South Africa: The Two Faces of Jacob Zuma – Former South African President Campaigns to Unseat the ANC He Once Led. Who Supports Him and Why?

Former South African president Jacob Zuma’s political comeback builds on support from marginalised and angry constituencies within or close to the governing African National Congress (ANC). His vengeful but “loyal” rebellion against the ANC resonates with these political constituencies.

In mid-December 2023, Zuma announced that he would be supporting the newly formed uMkhonto weSizwe Party (MK Party), rather than the ANC, in the upcoming national election. But he would not resign from the ANC. Umkhonto we Sizwe is the name of the ANC’s former guerrilla army.

This latest assault by Zuma on the ANC coincides with the embattled party entering a tough campaigning period for the national and provincial elections, expected between May and August 2024. Zuma is using his new platform to strike at his arch-enemy, President Cyril Ramaphosa, who also heads the ANC.

Zuma, president of the ANC from 2007 to 2017, and of South Africa from 2009 to early 2018, rose to power controversially, amid allegations of corruption related to the government’s 1998 procurement of arms. This scandal became the hallmark of his reign, followed by the debilitating state capture and gross misgovernance scandals.

He has used the Stalingrad legal strategy – wearing down a plaintiff by challenging their every move – to evade justice. However, he was convicted on a relatively minor charge in July 2021, for defying a court order to appear at a judicial commission into state capture. His subsequent jailing triggered violent protests in which about 350 people died. There are fears that further action against Zuma could spark a resurgence.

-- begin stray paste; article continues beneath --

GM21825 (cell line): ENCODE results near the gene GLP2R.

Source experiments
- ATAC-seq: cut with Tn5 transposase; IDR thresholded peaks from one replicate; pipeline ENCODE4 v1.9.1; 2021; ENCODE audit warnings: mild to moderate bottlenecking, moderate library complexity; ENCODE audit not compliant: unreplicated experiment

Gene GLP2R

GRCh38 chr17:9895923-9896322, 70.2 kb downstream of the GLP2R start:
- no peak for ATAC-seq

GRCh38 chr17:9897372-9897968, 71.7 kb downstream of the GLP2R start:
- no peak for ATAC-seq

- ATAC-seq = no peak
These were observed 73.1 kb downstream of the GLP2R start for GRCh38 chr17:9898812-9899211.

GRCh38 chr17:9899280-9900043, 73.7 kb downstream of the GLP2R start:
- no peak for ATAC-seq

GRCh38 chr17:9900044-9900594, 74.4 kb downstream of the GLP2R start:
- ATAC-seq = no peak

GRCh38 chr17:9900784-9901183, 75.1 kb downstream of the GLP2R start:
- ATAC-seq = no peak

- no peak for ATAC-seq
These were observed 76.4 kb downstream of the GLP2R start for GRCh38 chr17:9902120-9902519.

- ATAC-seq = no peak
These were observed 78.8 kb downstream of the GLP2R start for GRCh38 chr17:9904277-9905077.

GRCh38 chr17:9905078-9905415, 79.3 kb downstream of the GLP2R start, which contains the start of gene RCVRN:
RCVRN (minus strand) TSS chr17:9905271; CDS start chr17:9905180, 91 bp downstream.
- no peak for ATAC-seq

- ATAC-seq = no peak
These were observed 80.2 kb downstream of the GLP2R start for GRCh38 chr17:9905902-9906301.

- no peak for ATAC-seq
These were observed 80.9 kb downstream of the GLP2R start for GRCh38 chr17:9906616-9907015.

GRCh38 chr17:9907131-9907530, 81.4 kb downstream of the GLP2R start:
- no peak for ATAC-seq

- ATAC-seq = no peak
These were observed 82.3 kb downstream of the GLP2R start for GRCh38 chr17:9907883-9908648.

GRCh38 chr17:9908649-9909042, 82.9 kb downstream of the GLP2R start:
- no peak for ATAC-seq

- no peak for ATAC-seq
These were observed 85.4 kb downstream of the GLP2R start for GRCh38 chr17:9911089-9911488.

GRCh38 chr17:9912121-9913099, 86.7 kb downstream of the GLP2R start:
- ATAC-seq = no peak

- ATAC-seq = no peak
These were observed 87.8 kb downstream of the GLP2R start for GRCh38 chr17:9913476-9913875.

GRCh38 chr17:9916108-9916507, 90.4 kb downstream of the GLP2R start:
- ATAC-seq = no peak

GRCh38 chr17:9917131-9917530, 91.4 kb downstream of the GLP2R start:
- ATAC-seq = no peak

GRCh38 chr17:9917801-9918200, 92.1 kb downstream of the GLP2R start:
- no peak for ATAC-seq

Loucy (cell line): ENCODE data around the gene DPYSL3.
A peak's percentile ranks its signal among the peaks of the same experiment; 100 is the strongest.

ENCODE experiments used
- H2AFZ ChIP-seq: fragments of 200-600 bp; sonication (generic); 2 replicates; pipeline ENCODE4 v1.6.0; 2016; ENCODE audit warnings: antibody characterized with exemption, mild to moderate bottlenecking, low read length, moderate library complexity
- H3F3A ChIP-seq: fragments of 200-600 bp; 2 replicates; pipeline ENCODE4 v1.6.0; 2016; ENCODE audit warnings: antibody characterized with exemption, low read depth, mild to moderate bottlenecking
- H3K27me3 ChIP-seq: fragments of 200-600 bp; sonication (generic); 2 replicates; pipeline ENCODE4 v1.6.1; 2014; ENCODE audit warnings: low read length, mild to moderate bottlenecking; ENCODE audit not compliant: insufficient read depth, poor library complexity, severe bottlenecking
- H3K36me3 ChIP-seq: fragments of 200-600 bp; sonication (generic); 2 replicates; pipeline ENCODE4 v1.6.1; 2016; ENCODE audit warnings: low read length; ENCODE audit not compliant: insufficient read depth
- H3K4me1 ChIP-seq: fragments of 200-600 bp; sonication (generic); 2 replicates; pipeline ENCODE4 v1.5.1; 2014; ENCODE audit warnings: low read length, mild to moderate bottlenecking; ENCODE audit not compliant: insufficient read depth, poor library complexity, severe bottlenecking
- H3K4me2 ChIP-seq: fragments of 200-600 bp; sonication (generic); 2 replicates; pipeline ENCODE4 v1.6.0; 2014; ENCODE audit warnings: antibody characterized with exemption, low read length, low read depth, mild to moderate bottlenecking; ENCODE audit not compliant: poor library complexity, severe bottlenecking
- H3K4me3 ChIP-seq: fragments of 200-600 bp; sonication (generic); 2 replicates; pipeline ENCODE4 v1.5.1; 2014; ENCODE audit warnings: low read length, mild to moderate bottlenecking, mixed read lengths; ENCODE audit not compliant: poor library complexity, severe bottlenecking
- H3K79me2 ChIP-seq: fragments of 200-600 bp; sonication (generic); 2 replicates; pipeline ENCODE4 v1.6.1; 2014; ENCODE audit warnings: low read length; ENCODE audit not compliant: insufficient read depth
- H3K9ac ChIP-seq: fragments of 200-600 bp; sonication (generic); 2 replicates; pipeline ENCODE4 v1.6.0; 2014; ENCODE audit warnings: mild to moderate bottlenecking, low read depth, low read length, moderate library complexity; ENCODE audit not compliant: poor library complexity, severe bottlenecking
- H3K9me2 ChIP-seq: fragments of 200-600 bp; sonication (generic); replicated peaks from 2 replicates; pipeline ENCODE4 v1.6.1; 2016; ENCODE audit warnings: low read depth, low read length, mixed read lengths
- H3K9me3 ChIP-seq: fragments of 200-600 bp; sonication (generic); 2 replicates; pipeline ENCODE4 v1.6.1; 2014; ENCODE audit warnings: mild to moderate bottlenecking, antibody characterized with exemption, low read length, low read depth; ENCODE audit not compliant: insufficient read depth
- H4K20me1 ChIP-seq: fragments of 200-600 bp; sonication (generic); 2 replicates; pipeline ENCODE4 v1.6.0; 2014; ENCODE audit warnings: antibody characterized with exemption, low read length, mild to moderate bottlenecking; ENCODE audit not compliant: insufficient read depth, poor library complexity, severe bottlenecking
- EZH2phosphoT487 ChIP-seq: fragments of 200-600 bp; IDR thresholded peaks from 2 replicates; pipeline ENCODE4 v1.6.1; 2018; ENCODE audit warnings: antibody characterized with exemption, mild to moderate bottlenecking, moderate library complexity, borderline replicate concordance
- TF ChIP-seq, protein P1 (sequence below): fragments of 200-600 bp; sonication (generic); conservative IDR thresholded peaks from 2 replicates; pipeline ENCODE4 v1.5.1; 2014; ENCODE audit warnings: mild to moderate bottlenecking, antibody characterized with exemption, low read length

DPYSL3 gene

Challenging Ramaphosa

Zuma has portrayed the MK Party as the authentic ANC, not the one led by Ramaphosa. He has been drawing sizeable crowds to the meetings of the new party, provoking the ANC and paralysing its strategists. The ANC faces a difficult choice: suspend or expel Zuma and face a backlash; or tolerate him within the ANC, lest he turns disciplinary action against him into martyrdom.

My academic study of South African politics, and the ANC, over three decades provides some insight into why Zuma continues to command support, despite his ruinous tenure. Under his presidency, the state and its organs were captured and repurposed for his benefit and those around him; state organs were disabled and ANC factional divisions pushed to unprecedented levels. I suggest the reasons people still support him include public unhappiness with the ANC’s performance in government; Zuma’s cunning casting of himself as their similarly suffering saviour; his exploitation of Zulu cultural identity; the shared loss with his faction of status; and exclusion from the ANC’s patronage system. He feeds on the government’s performance failures.

State of the ANC

The ANC bears scars of at least two presidential battles: Zuma versus Mbeki, and then Zuma against Ramaphosa. The fights spawned internal enemies, many of them now Zuma disciples stirring up support for the MK Party project.

Zuma’s prime target is the Ramaphosa-led ANC with its Thuma Mina (“Send Me”) campaign, which promised to rebuild the country from the mess Zuma created or exacerbated, guided, according to the text, by values of integrity, equality, solidarity and shared humanity. Zuma accuses Ramaphosa of being corrupted by “white monopoly capital”, and pins his marginalisation from the ANC on having become the victim of a corrupted judiciary. He complains that Ramaphosa introduced practices that are foreign to the ANC’s character.

At the height of Zuma’s tenure as president of South Africa, 2009 to early 2018, he proved himself as the patriarch of patronage. Tenders were his to dictate. Entire state institutions fell victim.